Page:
Less than three months before a 37-year-old man was shot on his front porch Friday evening, Tulsa County prosecutors deemed the man suspected of killing him “a substantial risk to the public.”
Prosecutors had attempted to keep 61-year-old Stanley Vernon Majors in jail while he awaited trial on an assault charge alleging that he drove his vehicle into Haifa Jabara in September, but he was granted bond and released in May.
Court records show a history of conflict between Majors and the family of his next-door neighbor, Jabara, who was granted a protective order against him in November 2013 after telling a Tulsa County judge that he had harassed her and “is very racist towards foreigners and blacks.”
Majors was prohibited from going near Jabara or her home or possessing firearms for the next five years. But now, within three years, he is accused of fatally shooting her son, Khalid Jabara, at the family’s south Tulsa home.
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Majors, who also uses his middle name, Vernon, as a first name, had been ordered to remain 300 yards away from Haifa Jabara and her home. He was prohibited from having any contact with her and from possessing firearms until November 2018.
Majors was charged with violating Haifa Jabara’s protective order in March 2015 after she told police he had yelled racial slurs at her in her driveway and threatened to kill her.
While arresting Majors, officers asked him multiple times to put down his beer, and he “chugged his beer before he put it down,” according to an arrest report.
Majors was charged with misdemeanor counts of violating the protective order and obstructing an officer, and he posted bond and was released from jail. His trial in that case is set for Oct. 3.
Last Sept. 12, prosecutors say Majors hit Haifa Jabara with a car in the 8700 block of East 95th Street and then left even though she had a broken shoulder and other injuries.
He was charged with assault and battery with a deadly weapon, leaving the scene of a collision involving injury, violating a protective order and public intoxication.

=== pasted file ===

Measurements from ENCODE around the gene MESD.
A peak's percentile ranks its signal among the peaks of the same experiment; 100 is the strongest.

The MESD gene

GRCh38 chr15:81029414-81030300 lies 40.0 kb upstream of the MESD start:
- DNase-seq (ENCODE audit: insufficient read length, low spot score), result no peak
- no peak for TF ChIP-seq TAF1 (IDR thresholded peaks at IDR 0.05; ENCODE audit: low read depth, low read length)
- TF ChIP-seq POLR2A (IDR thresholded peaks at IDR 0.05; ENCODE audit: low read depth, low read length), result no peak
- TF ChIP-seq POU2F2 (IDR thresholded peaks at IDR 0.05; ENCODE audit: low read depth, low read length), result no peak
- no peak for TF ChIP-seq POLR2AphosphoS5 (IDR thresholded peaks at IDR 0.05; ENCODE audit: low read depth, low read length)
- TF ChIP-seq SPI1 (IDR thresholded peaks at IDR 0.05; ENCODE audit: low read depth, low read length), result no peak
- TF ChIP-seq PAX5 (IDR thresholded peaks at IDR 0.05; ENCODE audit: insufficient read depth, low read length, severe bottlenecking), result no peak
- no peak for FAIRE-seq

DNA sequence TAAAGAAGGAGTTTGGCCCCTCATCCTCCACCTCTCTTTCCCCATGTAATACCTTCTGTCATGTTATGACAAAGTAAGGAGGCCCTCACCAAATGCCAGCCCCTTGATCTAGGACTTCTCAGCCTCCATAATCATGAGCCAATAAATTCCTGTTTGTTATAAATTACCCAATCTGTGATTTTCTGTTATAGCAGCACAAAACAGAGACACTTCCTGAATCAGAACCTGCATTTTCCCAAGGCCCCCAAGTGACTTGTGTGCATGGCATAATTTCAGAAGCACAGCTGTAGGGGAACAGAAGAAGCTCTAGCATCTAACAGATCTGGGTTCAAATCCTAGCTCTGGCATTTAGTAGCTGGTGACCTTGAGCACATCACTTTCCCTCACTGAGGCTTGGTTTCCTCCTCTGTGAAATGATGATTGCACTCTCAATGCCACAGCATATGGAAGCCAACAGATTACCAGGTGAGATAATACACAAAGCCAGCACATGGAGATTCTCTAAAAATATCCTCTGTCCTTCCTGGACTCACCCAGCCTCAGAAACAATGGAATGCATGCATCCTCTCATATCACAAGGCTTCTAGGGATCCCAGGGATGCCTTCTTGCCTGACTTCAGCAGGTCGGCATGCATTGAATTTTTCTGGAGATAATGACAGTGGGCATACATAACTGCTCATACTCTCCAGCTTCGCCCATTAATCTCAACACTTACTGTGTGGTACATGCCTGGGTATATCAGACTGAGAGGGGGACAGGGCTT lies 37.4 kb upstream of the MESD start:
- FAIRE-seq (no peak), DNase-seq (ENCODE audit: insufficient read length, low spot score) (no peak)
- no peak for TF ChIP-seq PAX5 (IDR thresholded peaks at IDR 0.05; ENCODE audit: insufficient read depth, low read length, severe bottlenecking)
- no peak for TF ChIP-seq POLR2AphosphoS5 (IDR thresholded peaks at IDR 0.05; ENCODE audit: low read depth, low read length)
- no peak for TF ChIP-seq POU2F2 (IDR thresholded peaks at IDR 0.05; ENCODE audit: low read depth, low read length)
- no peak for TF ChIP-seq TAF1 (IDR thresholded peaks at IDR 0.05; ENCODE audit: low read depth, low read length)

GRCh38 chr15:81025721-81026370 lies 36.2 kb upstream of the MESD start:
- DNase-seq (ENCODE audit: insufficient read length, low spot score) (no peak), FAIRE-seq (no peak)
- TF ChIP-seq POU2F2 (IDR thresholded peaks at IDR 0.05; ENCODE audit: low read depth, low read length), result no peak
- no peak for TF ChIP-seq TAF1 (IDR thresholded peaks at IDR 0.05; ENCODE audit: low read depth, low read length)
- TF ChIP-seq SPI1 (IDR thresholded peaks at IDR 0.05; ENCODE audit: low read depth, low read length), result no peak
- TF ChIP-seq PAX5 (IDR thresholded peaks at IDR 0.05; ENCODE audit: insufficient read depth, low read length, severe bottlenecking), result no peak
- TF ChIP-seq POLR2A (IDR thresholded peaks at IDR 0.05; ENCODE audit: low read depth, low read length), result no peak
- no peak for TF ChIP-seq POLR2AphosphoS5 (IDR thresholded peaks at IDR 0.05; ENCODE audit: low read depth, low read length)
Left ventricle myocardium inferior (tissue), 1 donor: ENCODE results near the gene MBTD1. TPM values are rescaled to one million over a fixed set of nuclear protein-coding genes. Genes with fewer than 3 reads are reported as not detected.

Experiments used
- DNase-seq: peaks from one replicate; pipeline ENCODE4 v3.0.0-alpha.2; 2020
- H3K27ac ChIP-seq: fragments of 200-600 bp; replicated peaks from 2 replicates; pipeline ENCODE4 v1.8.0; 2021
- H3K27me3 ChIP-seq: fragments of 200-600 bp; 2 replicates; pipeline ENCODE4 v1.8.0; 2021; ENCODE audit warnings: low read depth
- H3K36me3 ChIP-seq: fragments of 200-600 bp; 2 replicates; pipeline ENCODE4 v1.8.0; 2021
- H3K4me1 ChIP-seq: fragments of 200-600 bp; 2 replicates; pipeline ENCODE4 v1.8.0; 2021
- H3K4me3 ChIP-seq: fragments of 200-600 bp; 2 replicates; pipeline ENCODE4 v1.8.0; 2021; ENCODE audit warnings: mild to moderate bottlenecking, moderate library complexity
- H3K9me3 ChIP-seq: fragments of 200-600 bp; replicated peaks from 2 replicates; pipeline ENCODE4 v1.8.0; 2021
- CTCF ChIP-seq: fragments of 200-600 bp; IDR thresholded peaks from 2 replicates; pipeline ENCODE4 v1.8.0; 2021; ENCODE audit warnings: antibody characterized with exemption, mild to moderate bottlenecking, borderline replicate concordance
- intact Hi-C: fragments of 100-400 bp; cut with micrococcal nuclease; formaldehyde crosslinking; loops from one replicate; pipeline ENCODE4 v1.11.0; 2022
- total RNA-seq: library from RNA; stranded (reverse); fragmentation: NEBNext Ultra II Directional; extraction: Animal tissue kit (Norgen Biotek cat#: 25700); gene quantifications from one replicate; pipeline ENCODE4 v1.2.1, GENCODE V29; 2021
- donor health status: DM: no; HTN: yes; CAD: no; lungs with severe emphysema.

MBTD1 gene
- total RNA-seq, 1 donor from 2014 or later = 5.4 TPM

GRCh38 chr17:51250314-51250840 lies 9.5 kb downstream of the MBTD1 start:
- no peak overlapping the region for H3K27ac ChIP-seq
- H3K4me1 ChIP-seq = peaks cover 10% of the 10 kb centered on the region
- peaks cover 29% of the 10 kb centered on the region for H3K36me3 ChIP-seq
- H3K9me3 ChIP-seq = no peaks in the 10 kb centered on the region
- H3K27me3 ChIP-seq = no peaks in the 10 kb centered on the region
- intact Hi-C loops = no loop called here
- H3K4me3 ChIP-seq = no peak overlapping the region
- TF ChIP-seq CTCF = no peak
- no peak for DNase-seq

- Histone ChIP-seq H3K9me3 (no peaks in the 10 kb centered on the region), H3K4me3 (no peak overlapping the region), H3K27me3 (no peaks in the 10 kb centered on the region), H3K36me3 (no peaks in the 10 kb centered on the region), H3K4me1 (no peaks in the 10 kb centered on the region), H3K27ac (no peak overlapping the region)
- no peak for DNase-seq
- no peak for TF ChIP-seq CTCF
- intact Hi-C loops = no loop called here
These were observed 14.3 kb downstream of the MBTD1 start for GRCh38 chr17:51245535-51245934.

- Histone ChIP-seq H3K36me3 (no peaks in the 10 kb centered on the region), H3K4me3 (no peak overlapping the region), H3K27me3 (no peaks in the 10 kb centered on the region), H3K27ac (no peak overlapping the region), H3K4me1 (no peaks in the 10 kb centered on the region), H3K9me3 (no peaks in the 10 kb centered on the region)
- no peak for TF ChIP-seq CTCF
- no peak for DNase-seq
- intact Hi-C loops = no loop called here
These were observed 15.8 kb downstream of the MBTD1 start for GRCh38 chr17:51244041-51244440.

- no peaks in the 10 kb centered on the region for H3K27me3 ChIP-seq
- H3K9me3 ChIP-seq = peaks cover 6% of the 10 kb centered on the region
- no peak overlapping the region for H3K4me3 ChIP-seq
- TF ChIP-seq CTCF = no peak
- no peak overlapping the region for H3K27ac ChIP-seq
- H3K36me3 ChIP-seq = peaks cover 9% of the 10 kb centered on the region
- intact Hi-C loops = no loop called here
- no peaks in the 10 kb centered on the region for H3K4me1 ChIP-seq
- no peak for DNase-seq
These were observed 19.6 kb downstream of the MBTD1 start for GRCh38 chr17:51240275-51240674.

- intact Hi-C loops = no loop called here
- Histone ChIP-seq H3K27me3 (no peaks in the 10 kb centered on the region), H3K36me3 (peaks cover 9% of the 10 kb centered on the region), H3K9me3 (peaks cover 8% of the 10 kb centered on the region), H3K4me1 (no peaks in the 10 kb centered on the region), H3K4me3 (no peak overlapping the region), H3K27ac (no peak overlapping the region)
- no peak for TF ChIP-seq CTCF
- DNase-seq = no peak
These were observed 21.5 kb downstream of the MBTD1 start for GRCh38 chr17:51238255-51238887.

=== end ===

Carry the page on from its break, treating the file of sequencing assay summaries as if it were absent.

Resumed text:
In March, a civil lawsuit stemming from the collision was filed against Majors in Tulsa County District Court. The suit, filed by plaintiffs Haifa Jabara and Mounah Jabara, is still pending and seeks actual and punitive damages totaling $600,000.
In the civil case, Majors is also listed by the last name Schmauss. Court records show that he was married to Stephen Anthony Schmauss in December 2014.
Majors initially had been denied bail on the assault charge, but after he had spent eight months in jail, his bail was set by District Judge William LaFortune.
Majors was released from custody on bond, and Assistant District Attorney Brett Mize responded with a motion asking LaFortune to reconsider bond or increase it on the assault count, which was set at $30,000, on top of the $10,600 bond on the other counts.
In addition to describing the violent allegations against Majors, the motion says he has “demonstrated a wanton disregard for the life of the victim and the safety of the public.”
At a hearing two days after Majors posted bond, LaFortune increased the bail on the assault count to $60,000, and Majors posted the difference.
On Friday, Khalid Jabara was shot in the 9300 block of South 85th East Avenue and died shortly after he was taken to Saint Francis Hospital.
Police found Majors hiding behind a tree at the nearby Hardesty Library, 8316 E. 93rd St., and he is now held without bail at the Tulsa Jail on complaints of first-degree murder and possession of a firearm after a felony conviction.